Metro Council members listened to several hours of public comment as they debate how to spend tax dollars in next year’s Metro budget proposed by Mayor David Briley.
Several people advocating for the Mayor's budget were nonprofits that will benefit from the spending plan, like the United Way and the Financial Empowerment Center.
They argued that Briley's budget will help those groups do work that will benefit some of the people most in need in Nashville.
One student attending college in the fall said the non-profit In Full Motion helped him get there.
“I have to thank In Full Motion for that, because without them, I probably wouldn't have been getting anywhere close to that, said Marcus Debose.
An even bigger group of people lined up to speak out against the budget as it's currently proposed.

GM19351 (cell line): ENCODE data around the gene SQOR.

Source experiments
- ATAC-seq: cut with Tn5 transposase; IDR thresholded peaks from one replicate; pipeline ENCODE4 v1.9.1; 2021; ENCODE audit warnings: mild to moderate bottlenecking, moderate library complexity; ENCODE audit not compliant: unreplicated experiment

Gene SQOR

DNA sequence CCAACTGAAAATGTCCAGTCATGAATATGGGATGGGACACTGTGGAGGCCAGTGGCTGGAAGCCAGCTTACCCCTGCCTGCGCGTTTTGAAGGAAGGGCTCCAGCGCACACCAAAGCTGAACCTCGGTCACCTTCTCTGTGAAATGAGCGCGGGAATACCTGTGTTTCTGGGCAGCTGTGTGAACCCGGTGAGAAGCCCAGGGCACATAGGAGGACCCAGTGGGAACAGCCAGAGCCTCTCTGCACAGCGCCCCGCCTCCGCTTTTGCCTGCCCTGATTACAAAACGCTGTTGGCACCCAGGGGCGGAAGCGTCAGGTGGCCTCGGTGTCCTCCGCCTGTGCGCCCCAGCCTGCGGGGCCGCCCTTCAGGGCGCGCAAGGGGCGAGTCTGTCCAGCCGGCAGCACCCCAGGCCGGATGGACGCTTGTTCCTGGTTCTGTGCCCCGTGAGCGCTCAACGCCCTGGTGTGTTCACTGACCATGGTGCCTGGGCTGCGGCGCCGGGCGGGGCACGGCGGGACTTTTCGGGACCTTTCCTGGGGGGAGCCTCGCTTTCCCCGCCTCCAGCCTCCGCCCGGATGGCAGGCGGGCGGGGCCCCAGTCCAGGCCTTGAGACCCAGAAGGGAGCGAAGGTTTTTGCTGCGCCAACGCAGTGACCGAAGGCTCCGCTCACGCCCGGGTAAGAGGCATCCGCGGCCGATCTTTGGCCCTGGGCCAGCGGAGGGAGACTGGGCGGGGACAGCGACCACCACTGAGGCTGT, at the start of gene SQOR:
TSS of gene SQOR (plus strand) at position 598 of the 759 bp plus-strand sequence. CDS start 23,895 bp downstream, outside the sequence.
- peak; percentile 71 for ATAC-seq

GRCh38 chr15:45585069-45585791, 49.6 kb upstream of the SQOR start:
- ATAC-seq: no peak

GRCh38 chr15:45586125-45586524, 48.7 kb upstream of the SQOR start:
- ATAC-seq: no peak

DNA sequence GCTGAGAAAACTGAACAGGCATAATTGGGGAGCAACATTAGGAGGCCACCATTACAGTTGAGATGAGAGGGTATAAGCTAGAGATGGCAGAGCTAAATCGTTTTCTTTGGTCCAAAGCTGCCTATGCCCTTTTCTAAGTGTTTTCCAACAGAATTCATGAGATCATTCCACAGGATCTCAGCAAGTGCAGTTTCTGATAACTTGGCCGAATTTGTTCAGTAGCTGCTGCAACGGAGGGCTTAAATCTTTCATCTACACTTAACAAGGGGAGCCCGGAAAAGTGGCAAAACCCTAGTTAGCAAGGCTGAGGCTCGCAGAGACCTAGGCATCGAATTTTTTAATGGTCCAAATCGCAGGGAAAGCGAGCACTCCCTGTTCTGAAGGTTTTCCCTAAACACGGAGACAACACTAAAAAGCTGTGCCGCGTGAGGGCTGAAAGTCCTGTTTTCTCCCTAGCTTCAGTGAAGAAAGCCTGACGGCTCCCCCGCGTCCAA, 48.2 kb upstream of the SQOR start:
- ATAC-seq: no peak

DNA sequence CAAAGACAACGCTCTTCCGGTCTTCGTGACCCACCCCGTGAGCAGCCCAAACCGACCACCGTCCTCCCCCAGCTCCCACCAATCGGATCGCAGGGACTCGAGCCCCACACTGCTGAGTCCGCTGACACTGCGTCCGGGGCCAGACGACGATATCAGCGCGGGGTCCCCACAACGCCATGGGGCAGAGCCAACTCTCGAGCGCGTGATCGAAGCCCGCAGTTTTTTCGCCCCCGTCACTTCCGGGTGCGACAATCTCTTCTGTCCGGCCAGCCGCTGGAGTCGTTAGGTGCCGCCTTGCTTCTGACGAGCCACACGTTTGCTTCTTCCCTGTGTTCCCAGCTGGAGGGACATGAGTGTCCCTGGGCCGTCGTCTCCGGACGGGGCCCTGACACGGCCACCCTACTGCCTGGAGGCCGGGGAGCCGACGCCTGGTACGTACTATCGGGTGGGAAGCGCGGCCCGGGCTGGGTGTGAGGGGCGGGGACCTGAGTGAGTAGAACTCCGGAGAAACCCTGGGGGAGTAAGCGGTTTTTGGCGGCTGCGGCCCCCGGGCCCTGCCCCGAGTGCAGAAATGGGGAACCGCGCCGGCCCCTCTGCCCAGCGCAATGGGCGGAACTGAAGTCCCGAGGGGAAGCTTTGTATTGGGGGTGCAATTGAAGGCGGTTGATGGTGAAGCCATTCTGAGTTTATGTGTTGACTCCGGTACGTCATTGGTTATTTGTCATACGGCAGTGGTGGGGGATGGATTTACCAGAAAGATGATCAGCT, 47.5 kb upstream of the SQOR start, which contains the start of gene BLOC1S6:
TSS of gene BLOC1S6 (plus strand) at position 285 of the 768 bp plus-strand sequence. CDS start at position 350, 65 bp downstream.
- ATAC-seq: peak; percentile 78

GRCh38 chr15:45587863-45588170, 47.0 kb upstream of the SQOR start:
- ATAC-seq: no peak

That's because the budget does not fund Metro Schools to the level Superintendent Shawn Joseph requested.
Also, the budget forgoes a three percent raise that many city employees were promised.
They're advocating for a budget proposal from Councilman Bob Mendes and others, that would include raises and the full school budget, but at the cost of a property tax increase.
The Service Employee International Union organized a rally ahead of the meeting, and many members spoke out against the current budget.
“I am opposed to this budget until we correct the tax rate that needs to be given to respect all of us who are dedicated to the city,” said Odessa Kelly.
Council members have until the end of the month to pass a budget.